> Justice Department: Attorney General Merrick Garland on Monday made good on a pledge he made in June and formally prohibited federal prosecutors from seizing the records of journalists in leak investigations, with limited exceptions, reversing years of department policy aimed at trying to identify confidential sources (The Associated Press).
> Office of Management and Budget (OMB): Biden has yet to nominate an OMB director after his first choice, Neera Tanden, flamed out under criticism in the Senate and was instead appointed to be a senior West Wing adviser. The budget agency, which is seen as key in any president’s economic team, is operating with a deputy director, who some believed months ago would get the nod for the top job (The Hill).
The Morning Report is created by journalists Alexis Simendinger and Al Weaver. We want to hear from you! Email: firstname.lastname@example.org and email@example.com. We invite you to share The Hill’s reporting and newsletters, and encourage others to SUBSCRIBE!
Delta’s unknowns complicate medical and economic responses, by Mohamed A. El-Erian, columnist, Bloomberg Opinion, https://bloom.bg/2V1Ixxy
Global spyware such as Pegasus is a threat to democracy. Here’s how to stop it, by David Kaye and Marietje Schaake, opinion contributors, The Washington Post. https://wapo.st/3xM3x9T
WHERE AND WHEN
The House meets at 10 a.m.
The Senate convenes at 10 a.m. and will resume consideration of Jenkins to become under secretary of State for arms control and international security and the motion to proceed to the legislative vehicle for the bipartisan infrastructure package.
The president will receive the President’s Daily Brief in the Oval Office at 9:15 a.m. Biden will hold a meeting of his Cabinet at 3:15 a.m. He will also host the Super Bowl LV champion Tampa Bay Buccaneers at the White House at 11:15 a.m., along with Doug Emhoff, second gentleman.
The vice president will host King Abdullah for a working breakfast at the Naval Observatory, her official residence, at 8:15 a.m. Harris will participate in the Cabinet meeting this afternoon.
The White House press briefing is scheduled at 11:45 a.m.
INVITATION: TODAY at 1 p.m. The Hill’s Virtually Live hosts part of a three-part series, “The Road to Zero-Emissions Trucks.” Featured speakers: Rep. Debbie Dingell (D-Mich.), House Energy and Commerce Committee member; Minnesota state Sen. David Senjem (R); Jack Allen, Proterra CEO; Zoe Lipman with BlueGreen Alliance; and John Paul Smith, United Steelworkers Union. Information HERE.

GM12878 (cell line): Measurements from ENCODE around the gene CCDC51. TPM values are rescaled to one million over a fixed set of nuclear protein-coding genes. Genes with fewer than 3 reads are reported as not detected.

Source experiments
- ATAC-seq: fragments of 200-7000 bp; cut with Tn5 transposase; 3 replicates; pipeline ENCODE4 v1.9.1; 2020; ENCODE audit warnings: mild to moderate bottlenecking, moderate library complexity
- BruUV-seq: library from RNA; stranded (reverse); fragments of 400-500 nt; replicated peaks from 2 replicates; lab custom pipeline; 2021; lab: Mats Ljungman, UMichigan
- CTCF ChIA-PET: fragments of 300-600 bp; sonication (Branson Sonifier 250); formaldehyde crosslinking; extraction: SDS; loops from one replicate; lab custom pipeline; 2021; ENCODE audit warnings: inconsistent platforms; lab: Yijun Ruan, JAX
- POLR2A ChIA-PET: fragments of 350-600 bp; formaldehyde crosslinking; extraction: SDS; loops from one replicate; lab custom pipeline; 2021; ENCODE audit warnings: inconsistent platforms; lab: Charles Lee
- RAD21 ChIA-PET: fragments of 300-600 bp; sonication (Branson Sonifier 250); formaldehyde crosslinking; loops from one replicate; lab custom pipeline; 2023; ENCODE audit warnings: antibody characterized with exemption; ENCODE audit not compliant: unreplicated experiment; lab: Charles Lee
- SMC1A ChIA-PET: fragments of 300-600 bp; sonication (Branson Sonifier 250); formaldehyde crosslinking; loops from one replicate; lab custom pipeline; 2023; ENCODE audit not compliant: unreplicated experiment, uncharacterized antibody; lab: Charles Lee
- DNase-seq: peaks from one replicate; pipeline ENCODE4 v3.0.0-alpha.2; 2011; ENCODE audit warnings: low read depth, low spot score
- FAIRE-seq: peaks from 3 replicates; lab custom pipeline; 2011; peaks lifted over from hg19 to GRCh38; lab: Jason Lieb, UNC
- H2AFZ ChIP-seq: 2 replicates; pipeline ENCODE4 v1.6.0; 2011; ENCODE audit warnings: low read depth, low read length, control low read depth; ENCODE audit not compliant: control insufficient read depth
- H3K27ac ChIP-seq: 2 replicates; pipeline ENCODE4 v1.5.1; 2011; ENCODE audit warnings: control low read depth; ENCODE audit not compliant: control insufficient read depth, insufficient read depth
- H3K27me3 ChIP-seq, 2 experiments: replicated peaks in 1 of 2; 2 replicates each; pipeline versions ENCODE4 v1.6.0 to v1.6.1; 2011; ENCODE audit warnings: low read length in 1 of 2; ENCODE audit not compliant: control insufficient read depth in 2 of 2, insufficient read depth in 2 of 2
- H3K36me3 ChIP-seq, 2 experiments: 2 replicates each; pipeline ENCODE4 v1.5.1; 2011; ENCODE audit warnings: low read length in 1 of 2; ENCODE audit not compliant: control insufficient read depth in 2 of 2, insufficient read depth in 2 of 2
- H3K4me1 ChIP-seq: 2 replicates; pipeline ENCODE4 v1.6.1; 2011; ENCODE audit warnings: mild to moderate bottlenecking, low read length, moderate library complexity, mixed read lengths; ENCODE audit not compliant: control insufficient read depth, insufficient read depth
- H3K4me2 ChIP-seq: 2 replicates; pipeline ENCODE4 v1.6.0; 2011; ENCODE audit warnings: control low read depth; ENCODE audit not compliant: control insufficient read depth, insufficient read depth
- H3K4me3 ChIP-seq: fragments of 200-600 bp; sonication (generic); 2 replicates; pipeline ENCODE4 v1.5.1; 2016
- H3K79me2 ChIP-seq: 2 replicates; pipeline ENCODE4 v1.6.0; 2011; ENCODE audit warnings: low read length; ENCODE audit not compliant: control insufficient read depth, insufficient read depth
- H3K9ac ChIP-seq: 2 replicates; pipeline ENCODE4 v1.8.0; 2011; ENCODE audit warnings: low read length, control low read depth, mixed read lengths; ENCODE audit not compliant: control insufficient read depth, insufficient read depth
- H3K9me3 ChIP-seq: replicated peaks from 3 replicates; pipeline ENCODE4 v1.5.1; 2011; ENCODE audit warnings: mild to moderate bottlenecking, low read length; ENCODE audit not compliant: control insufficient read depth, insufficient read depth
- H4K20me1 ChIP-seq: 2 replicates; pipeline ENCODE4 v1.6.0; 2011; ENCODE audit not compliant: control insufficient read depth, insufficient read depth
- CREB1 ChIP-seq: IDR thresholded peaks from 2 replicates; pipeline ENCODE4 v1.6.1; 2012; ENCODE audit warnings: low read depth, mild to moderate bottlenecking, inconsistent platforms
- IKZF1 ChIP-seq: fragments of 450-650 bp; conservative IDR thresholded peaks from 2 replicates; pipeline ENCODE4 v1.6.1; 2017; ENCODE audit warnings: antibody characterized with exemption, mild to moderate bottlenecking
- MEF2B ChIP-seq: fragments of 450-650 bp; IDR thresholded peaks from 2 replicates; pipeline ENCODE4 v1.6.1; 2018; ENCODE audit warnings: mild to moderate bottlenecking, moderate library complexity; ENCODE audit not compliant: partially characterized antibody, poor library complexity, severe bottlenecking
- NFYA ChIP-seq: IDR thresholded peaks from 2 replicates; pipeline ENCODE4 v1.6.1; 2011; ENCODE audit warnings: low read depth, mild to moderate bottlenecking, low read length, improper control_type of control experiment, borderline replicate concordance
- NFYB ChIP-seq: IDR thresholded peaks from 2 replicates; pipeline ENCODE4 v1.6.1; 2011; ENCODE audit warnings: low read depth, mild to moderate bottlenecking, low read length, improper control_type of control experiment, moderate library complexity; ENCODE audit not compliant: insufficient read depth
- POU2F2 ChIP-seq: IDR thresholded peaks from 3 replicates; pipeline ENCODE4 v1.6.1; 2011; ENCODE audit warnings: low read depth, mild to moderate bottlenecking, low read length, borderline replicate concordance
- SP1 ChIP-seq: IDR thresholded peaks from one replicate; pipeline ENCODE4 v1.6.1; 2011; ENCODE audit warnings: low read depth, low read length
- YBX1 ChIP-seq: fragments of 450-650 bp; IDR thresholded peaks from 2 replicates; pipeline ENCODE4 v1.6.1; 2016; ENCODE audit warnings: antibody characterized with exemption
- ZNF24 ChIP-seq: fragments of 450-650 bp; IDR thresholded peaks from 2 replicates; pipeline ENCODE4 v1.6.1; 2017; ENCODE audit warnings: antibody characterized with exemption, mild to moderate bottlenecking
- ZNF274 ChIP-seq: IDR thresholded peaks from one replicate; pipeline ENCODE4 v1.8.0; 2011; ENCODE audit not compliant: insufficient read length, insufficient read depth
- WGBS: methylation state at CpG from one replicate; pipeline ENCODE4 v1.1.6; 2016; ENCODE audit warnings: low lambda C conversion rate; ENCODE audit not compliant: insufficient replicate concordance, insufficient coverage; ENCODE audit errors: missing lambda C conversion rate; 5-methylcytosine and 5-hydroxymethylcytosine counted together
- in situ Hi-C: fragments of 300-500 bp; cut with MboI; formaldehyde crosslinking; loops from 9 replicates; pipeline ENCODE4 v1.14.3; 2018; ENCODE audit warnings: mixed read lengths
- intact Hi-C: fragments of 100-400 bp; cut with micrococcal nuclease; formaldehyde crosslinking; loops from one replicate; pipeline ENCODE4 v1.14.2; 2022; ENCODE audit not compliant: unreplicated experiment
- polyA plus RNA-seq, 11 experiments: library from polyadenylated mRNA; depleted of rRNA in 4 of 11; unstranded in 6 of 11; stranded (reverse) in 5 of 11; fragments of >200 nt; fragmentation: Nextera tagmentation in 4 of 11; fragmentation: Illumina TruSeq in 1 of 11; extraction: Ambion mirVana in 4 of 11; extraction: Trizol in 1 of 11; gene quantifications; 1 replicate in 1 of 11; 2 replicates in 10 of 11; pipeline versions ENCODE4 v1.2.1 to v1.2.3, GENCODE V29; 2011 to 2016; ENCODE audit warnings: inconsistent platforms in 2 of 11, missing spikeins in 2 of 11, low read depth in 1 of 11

➔ BIG BROTHER: Revelations by The Washington Post and other global news organizations that Israeli firm NSO Group leased military-grade spyware to unsavory customers for unsavory purposes has broad implications for businesses, governments, activists, journalists and everyday people with smartphones in their pockets. Americans abroad using foreign cell phones are vulnerable to being hacked because of the NSO Group spyware (The Washington Post). The Israeli firm has spent millions of dollars trying to obtain contracts to operate in the United States market while offering pledges that its phone-hacking tool does not work in the United States. Those on the receiving end of the company’s money to try to gain U.S. business access include influential members of the Obama, Trump and Biden administrations (The Washington Post).
➔ INTERNATIONAL: Britain said today it would permanently deploy two warships in Asian waters in September as protection as China competes at sea for influence with the United States and Japan (Reuters). … Haitian interim Prime Minister Claude Joseph (pictured below) says he will step down from his position, paving the way for designated Prime Minister Ariel Henry to take over in accordance with the wishes of late President Jovenel Moïse, who was assassinated on July 7. Moïse designated Henry as prime minister one day before he was killed, but he had yet to be sworn in. Joseph has been serving as prime minister with the support of the military and police since the assassination (The Associated Press).
➔ IN THE KNOW: Prince Harry, the Duke of Sussex, is set to release a memoir late next year that will offer “an honest and captivating personal portrait” of the British royal family member (The Hill).
And finally … You may not have cleared your first cup of coffee this morning, but don’t forget that today Amazon founder and billionaire Jeff Bezos takes a ride from West Texas into zero gravity aboard Blue Origin’s New Shepard spacecraft. The aim: space tourism.
Named for the first American astronaut to head into space, Alan Shepard, Blue Origin’s rocket has completed 15 flights and has seen two major iterations since it first flew on April 29, 2015, according to CNET. Bezos and crewmates expect to recline inside a crew capsule shaped like a gumdrop for their ascent, which is controlled by onboard computers before returning to Earth. Crewmates are to include Bezos’s brother, Mark Bezos; aeronautics pioneer Wally Funk; 82, and 18-year-old paying customer Oliver Daemen (son of hedge fund founder Joes Daemen) from the Netherlands.
The Washington Post: Billionaire space race.
CNET: How to watch the Blue Origin launch live.
Business Insider: The New Shepard spacecraft has an emergency escape system.